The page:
Grade 1 Social Studies

We Are ACS Model Citizens and Learners

Unit Sketch

This cross-disciplinary mini-unit launches the year with a short focus on the ACS Core Values and Approaches to Learning while building classroom community, routines and rules/expectations. In Grades K-2, this unit extends throughout the year, offering opportunities to revisit what it means to be an ACS Model Citizen and Learner while reinforcing the basic practices of Responsive Classroom.

Enduring Understandings

Students will understand that...

  • What you believe (value) shapes what you do (actions).

  • Model citizens have qualities that help them have positive relationships with others.

  • Citizens and learners obey rules in the classroom, at school, at home, and in the community.

  • Rules allow a community to be safe, fair, and happy.


Students will be able to...

  • With assistance, decide on classroom rules

  • Demonstrate the signal for quiet attention

  • Model and practice basic classroom routines (bathroom, transitions, lining up, walking in the hallway, raising a hand to ask a question)

  • Follow the sequence of a morning meeting (greeting, sharing, group activity, morning message)

  • Follow the sequence of a closing circle (quick share, song or chant)

  • Identify purpose of rules

  • Identify ACS Core Values and match with pictures

  • Identify ACS Approaches to Learning and match with pictures

  • Draw a picture of themselves demonstrating an ACS Core Value

  • Draw a picture of their class demonstrating an ACS Approach to Learning

  • Tell what might happen next in potential scenarios at school


Unit Sketch

This inquiry engages students in expanding their understandings of families in general and the idea that families can be both similar and different. Although much of family life may be shared—language, religion, culture, and traditions—there are important differences across these elements. The compelling question “How can families be the same and different?” offers students opportunities to explore a range of family dimensions— structure, activities, and traditions. By doing so, students can see how their family and their classmates’ families share commonalities and differences. In any inquiry around students’ families, however, teachers should use their professional judgment and demonstrate sensitivity regarding the varied family structures of their students and the availability of information.

Enduring Understandings

Students will understand that...

  • Families are a basic unit of all societies, and different people define family differently.

  • Families can be both the same and different:

  • Families can have different traditions and religions, but they all take care of each other.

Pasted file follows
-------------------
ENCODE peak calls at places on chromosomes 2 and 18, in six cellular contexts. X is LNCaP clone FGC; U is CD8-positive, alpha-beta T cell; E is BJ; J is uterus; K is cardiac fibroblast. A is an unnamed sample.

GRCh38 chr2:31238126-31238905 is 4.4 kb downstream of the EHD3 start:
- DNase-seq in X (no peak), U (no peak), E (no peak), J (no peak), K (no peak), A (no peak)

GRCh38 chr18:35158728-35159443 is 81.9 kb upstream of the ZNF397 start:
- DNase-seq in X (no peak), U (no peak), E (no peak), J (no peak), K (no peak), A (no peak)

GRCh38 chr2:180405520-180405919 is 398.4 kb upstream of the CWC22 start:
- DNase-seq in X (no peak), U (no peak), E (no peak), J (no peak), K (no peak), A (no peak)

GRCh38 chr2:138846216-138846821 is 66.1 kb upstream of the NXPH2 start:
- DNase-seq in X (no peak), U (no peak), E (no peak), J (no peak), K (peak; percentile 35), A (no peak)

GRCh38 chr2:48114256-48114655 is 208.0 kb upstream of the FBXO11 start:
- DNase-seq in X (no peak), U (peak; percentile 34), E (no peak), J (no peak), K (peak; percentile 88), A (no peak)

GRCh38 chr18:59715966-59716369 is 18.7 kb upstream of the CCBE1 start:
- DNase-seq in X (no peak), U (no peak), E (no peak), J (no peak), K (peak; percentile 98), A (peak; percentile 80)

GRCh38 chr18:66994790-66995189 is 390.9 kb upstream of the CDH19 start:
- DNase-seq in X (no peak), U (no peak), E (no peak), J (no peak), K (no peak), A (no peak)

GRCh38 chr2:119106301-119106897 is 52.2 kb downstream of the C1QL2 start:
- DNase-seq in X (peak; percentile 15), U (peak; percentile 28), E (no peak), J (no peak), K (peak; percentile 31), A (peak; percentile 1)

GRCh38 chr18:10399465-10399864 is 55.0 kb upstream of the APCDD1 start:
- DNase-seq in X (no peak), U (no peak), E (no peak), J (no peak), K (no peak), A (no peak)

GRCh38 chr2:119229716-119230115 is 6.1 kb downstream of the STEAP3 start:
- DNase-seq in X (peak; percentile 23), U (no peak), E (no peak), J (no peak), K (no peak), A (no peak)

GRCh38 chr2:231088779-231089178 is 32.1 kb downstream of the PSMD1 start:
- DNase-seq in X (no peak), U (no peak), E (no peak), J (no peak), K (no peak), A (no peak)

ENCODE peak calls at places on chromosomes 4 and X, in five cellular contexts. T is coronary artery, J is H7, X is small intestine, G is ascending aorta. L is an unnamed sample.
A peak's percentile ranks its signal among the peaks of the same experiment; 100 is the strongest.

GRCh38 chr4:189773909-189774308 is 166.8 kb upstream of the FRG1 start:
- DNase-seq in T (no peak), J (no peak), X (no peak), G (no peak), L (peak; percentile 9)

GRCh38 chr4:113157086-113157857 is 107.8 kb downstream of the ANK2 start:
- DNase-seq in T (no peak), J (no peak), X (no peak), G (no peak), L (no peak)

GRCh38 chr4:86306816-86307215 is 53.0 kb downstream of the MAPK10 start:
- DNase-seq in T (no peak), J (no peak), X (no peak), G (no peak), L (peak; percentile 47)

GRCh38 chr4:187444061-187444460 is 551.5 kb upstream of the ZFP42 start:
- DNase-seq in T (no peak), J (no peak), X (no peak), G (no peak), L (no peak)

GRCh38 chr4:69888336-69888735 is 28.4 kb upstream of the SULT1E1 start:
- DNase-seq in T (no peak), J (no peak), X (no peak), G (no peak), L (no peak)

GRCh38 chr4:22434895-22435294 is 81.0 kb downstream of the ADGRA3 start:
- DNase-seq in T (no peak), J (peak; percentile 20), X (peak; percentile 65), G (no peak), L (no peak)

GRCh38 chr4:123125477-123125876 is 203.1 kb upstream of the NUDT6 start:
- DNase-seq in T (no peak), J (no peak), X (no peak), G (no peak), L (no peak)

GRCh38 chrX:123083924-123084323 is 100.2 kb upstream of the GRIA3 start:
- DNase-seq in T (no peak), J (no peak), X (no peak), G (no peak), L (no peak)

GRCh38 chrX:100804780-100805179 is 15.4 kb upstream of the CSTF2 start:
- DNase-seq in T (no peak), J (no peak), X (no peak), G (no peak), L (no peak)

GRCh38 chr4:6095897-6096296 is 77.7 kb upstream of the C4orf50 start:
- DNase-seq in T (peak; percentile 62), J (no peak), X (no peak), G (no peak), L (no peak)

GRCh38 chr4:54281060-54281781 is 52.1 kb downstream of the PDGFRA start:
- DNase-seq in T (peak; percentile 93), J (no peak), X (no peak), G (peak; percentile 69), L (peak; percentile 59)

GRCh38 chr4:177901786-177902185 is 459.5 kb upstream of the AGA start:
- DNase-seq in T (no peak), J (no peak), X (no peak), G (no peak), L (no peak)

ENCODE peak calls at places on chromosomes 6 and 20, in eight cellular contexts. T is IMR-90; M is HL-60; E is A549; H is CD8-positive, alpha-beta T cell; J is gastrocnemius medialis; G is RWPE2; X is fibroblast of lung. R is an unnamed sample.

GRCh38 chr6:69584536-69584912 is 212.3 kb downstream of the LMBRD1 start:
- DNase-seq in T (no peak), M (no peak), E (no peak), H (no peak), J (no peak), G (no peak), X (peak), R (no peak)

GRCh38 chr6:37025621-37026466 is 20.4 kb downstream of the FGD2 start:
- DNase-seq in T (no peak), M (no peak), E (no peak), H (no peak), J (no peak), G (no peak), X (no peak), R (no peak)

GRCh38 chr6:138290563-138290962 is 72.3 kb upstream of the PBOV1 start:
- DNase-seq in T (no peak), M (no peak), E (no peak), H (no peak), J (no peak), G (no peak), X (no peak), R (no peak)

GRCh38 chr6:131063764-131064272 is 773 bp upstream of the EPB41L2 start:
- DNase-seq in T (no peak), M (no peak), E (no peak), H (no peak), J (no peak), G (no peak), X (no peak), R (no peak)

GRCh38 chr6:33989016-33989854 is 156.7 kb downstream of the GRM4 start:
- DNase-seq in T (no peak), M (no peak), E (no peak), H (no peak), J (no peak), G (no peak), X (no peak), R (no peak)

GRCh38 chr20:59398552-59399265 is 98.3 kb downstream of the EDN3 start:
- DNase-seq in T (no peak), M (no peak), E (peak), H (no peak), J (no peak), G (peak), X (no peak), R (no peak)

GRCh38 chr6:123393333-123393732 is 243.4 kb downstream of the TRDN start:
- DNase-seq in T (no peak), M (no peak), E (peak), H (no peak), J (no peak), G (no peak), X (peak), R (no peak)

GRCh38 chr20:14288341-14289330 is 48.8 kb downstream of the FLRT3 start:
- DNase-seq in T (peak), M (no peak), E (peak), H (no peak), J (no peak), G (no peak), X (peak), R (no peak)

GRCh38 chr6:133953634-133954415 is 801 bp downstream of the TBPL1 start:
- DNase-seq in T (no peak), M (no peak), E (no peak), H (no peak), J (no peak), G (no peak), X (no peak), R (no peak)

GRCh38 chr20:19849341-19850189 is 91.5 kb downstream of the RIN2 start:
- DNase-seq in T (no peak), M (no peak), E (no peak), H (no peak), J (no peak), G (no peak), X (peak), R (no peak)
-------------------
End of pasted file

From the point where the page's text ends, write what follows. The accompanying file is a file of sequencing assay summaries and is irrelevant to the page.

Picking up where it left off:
• Families can have the same members but different celebrations.

  • Different families have different family members, but they all have traditions.


Students will be able to...

  • Name different roles they take on in their family (child, sister, brother, etc.)

  • Draw and label a family portrait

  • Complete a family tree

  • Draw and describe family activities

  • Complete a family activity diary

  • Draw and describe family traditions

  • Collect, display and share family artifacts in a classroom museum

  • Make a claim in response to the compelling question

  • Support the claim with evidence from classroom activities

Family Stories

Unit Sketch

This inquiry leads students through an investigation of their families as a way to begin understanding the concepts of past and present. By answering the compelling question “What do family stories tell us about the past?” students learn about change over time. Through the use of family artifacts (e.g., photographs, marriage licenses, family trees, keepsakes), students learn that such items can reveal information about how life in the past differs from life in the present and how their families have changed over time.

Enduring Understandings

Students will understand that...

  • Families have pasts and change over time. There are different types of documents that relate family histories.

  • Historical sources reveal information about how life in the past differs from the present.


Students will be able to...

  • Tell a story to a classmate

  • Tell a family story during morning meeting or circle time

  • Identify family characters within oral storytelling activities

  • Tell a family story and draw an accompanying picture

  • Brainstorm a list of artifacts that could be used to tell a story

  • List three ways that families change over time

  • Draw a then and now picture to illustrate a family change

  • Make a claim about family stories and use evidence to support the claim

Maps and Geography

Unit Sketch

This inquiry leads students through an investigation of maps and spatial representation, exploring how and why we depict the physical world the way we do on maps. The compelling question “Can my life fit on a map?” encourages students to consider our ability to represent real-world places on a map. In doing so, students explore the meaning and purpose of maps, the tools that help us represent places, the purposes of those tools, and how we use those tools to read and make maps. This inquiry provides a foundation for students to develop their geographic reasoning and map literacy, both of which are critical to understanding how humans interact with geography and geographic features across time and space. The manner in which students gather, compare and contextualize, and eventually apply evidence should enable them to make and support their arguments in response to the compelling question.